Despite widespread scientific agreement that genetically modified foods are safe to consume, the vast majority of Americans disagree and are unlikely to change their opinions unless they can first be convinced to open their minds, according to new research.
A study published Jan. 17 in Nature Human Behavior revealed that more than 90% of the 2,000-plus US and European adults surveyed by researchers at the Leeds School of Business at the University of Colorado Boulder, Washington University in St. Louis, the University of Toronto and the University of Pennsylvania reported some level of opposition to GMO foods.
In addition, 93% reported some level of concern and 73% cited food safety or health concerns specifically. Yet, when researchers tested respondents’ objective knowledge about genetically modified foods with a series of 15 true-false questions, they found those who most opposed the use of genetic engineering in food also had the lowest actual knowledge about the technology.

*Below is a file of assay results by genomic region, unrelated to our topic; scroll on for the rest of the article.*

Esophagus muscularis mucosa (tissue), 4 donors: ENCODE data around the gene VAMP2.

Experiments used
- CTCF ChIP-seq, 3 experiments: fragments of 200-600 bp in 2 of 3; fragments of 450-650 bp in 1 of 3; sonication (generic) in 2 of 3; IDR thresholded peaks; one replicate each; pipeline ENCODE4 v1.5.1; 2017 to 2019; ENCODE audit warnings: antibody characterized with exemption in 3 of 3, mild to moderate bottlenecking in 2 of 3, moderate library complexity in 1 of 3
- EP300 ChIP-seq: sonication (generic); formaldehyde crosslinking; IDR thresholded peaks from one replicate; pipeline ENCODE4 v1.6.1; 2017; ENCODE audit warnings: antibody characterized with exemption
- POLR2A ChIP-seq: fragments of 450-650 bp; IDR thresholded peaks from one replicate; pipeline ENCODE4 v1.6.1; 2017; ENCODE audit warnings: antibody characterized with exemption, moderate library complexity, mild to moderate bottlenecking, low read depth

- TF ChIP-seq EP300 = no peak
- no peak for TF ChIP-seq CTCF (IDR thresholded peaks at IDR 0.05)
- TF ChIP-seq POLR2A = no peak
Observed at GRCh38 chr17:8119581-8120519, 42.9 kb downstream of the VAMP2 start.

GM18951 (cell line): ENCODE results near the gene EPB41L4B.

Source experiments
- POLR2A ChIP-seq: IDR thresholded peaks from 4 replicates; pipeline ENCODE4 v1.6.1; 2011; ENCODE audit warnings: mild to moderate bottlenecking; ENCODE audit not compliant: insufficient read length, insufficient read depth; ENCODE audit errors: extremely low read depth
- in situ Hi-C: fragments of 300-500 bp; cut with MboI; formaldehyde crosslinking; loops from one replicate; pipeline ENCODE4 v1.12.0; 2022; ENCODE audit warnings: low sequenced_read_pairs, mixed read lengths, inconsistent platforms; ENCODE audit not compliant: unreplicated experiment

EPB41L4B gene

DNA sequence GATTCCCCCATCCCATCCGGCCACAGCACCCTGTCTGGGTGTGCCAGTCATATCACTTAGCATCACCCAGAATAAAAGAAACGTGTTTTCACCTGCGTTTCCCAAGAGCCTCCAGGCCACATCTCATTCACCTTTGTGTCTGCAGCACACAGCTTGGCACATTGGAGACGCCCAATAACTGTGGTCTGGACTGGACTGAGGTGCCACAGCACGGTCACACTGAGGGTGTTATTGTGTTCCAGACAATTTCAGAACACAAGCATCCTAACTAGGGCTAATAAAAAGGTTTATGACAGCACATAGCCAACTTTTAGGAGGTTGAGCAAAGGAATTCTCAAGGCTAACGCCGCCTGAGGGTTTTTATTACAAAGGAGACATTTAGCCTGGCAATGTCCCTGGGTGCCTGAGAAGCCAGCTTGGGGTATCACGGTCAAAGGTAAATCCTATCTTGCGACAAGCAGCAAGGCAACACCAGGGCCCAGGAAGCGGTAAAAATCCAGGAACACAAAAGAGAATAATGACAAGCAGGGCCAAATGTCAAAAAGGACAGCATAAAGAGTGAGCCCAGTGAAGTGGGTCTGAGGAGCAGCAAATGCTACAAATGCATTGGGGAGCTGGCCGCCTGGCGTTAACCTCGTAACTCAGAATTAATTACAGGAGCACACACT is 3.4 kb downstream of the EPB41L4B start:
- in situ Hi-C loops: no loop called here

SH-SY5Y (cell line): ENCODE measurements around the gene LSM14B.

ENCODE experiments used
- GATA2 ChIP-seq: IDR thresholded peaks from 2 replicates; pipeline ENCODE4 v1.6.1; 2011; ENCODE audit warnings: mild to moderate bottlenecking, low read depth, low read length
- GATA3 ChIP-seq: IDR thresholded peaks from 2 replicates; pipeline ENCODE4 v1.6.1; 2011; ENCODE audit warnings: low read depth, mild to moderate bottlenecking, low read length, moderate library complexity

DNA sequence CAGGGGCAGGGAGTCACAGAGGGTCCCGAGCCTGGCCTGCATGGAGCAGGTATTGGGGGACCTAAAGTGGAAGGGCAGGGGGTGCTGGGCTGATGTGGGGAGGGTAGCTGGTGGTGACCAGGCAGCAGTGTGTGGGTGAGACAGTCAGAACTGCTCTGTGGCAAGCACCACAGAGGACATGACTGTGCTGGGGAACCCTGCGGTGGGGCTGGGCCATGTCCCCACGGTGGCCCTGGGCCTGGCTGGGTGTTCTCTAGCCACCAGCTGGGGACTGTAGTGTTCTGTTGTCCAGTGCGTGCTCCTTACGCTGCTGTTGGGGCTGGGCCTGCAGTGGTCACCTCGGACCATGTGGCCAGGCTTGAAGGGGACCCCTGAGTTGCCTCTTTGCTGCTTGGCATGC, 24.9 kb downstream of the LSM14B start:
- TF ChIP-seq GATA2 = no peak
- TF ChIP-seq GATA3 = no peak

On the surface, this disjoint could be explained away as a general fear of the unknown. Except the study also evaluated participants’ self-assessed knowledge, or how much they thought they knew about the topic, and found that those who held the most extreme views about GMOs also often thought they knew the most about the topic.
The difference between real and perceived knowledge highlighted in the study could explain why efforts by the scientific community and advocates for genetic modification have not significantly moved the needle in the ongoing debate about GMOs in the food supply.